Why top managers throw January transfers out the window…

As the January transfer window enters it’s final week a pattern of low spending at the summit has become evident. This is a pattern that has now been developing for some years now and it is starting to catch on.

A recent media example of January 'flops'

Four of the league’s top five sides have opted not to dabble extensively in the transfer market this season. Sir Alex Ferguson has sealed only one transfer this month and that was the signing of Anders Lindegaard, a young Danish goalkeeping prospect. Therefore Manchester United have only spent approximately three million pounds. Other ┬átitle contenders Chelsea, Tottenham and Arsenal have between them only spent around the three million pound mark also. So why is it that the bigger and better sides choose not to invest come January?

Well, initially it seems unclear why these great sides, all striving for perfection in their own unique ways, would refrain from spending big at every opportunity given their financial superiorities. But it is undeniable that the last few seasons have seen an increased level of avoidance of the January market by the bigger sides.

Ferguson and Wenger both tend to avoid 'panic-buys'

Managers such as Sir Alex Ferguson and Arsene Wenger seem to go as far as dismissing it as an inconvenience, a bother and an unnecessary inclusion into the routine of running their clubs on a day-to-day basis. The word branded about regarding their tendency to dismiss the opportunity is often that they do not want to ‘unsettle’ their respective squads. After all do you really believe that the likes of Ferguson would ever start a season without a side that he believes are capable of winning silverware? Of course he wouldn’t and we’re all well aware that bullish and stubborn characters like Ferguson don’t just change their mind on a wim and a prayer.

Such managers much prefer the option of pre-season preparation and are therefore far more inclined to make any transfers they deem necessary in the summer off-season. The length of and the preparatory nature of this period is a much more apt occasion to make additions to the squad and blend new members with far greater care and attention. These managers realise just how vital pre-season preparation can be and therefore utilise this period by bringing in new players and giving them the chance to ease their way into the set-up in lower-key and far less important games. Such preparation sets players up for far greater chances of long-term success at a big club.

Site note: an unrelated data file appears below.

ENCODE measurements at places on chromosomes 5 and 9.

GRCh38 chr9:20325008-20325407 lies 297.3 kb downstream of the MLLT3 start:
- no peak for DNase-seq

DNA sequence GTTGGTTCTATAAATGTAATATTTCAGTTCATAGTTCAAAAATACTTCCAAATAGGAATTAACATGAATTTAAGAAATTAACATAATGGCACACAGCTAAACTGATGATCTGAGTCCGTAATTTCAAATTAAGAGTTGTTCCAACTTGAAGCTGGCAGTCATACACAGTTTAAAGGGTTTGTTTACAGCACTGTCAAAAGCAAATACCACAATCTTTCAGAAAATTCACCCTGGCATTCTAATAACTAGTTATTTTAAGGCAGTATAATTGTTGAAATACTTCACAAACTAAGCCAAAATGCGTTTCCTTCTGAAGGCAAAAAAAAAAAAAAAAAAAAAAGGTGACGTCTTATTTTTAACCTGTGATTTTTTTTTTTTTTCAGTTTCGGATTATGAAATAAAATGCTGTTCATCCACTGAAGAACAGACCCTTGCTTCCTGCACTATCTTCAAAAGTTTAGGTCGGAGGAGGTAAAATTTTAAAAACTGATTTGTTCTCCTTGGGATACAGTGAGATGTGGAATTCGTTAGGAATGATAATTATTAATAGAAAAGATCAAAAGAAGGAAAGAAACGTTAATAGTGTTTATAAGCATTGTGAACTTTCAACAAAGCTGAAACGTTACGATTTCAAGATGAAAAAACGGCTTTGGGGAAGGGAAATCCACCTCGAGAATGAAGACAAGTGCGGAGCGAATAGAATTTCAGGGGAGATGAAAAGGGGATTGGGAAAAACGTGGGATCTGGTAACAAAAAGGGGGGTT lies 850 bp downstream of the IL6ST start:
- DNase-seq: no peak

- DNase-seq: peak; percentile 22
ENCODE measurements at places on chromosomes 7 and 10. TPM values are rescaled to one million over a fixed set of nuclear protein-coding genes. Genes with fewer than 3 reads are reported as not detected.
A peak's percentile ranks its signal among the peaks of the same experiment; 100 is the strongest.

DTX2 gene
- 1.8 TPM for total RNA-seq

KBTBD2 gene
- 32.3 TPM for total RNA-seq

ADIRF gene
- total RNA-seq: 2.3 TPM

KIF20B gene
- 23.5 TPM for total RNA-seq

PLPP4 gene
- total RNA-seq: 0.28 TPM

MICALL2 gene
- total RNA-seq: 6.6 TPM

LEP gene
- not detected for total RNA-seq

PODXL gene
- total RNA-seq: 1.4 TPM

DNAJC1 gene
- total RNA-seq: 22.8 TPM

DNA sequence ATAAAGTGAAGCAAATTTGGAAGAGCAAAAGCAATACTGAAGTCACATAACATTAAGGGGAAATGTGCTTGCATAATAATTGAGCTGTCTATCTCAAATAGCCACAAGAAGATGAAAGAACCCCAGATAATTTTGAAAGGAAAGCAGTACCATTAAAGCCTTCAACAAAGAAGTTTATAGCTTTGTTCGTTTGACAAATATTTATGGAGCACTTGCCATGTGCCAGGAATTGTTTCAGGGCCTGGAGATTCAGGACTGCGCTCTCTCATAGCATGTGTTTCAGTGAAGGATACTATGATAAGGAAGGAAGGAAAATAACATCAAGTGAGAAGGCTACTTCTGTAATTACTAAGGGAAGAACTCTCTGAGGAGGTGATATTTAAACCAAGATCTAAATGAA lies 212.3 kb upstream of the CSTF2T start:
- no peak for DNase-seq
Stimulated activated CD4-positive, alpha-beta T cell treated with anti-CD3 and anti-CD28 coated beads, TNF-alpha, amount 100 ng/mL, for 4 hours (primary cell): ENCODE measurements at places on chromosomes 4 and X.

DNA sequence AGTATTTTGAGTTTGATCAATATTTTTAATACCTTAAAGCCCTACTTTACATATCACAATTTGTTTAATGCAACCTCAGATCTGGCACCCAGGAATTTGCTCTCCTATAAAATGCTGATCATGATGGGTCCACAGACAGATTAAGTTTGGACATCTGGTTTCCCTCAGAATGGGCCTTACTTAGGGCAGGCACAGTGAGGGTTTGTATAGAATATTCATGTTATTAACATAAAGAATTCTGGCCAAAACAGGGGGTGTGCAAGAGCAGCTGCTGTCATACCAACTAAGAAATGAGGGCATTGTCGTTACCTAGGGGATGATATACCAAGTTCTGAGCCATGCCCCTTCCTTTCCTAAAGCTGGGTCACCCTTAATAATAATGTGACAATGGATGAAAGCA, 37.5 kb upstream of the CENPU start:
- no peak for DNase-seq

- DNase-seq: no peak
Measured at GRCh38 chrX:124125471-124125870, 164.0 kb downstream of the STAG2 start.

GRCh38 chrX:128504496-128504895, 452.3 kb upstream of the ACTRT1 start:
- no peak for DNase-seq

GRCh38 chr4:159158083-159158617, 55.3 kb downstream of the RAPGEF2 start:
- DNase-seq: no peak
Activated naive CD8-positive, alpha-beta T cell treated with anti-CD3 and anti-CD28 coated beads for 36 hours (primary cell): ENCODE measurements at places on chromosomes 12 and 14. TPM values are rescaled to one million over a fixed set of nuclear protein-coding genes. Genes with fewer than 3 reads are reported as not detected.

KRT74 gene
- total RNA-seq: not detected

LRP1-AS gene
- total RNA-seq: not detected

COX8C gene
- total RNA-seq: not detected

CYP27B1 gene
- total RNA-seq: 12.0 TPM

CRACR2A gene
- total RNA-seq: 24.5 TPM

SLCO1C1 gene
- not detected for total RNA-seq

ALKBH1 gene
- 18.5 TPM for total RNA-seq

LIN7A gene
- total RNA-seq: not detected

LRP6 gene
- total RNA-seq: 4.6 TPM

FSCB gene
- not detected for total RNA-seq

Major clubs tend to regard January purchases as ‘panic-buys’ and therefore avoid them at all costs. However, the same can’t be said for the lower league sides. Premier league under-achievers Aston Villa who went into the weekends fixtures in 19th position have this week forked out a whopping twenty four million for Darren Bent, a player with just one international goal to his name. ‘Panic-buy’ or not, he begun his spell at his new club with a winning goal against a title contender. Can it be that the January transfer window can benefit lower-league sides but not top sides?

Didn't seem to be offering O'Neill that sort of money..

In conclusion, I believe the transfer window can benefit sides. It has happened before and it will happen again, the classic example of success was the upward charge of Harry Redknapp’s ‘Pompey’ side a few years back after wholesale January changes. The proof is there that some managers can indeed use it for the greater good of their respective clubs. However, the top clubs lack of need or desire to splash the cash in January is down to their superior pre-season preparations. If all teams prepared as shrewdly as the top clubs then the January transfer window would become little more than a mid-season lottery. As it stands though, it is a window of opportunity, especially for those clubs feeling the winter blues.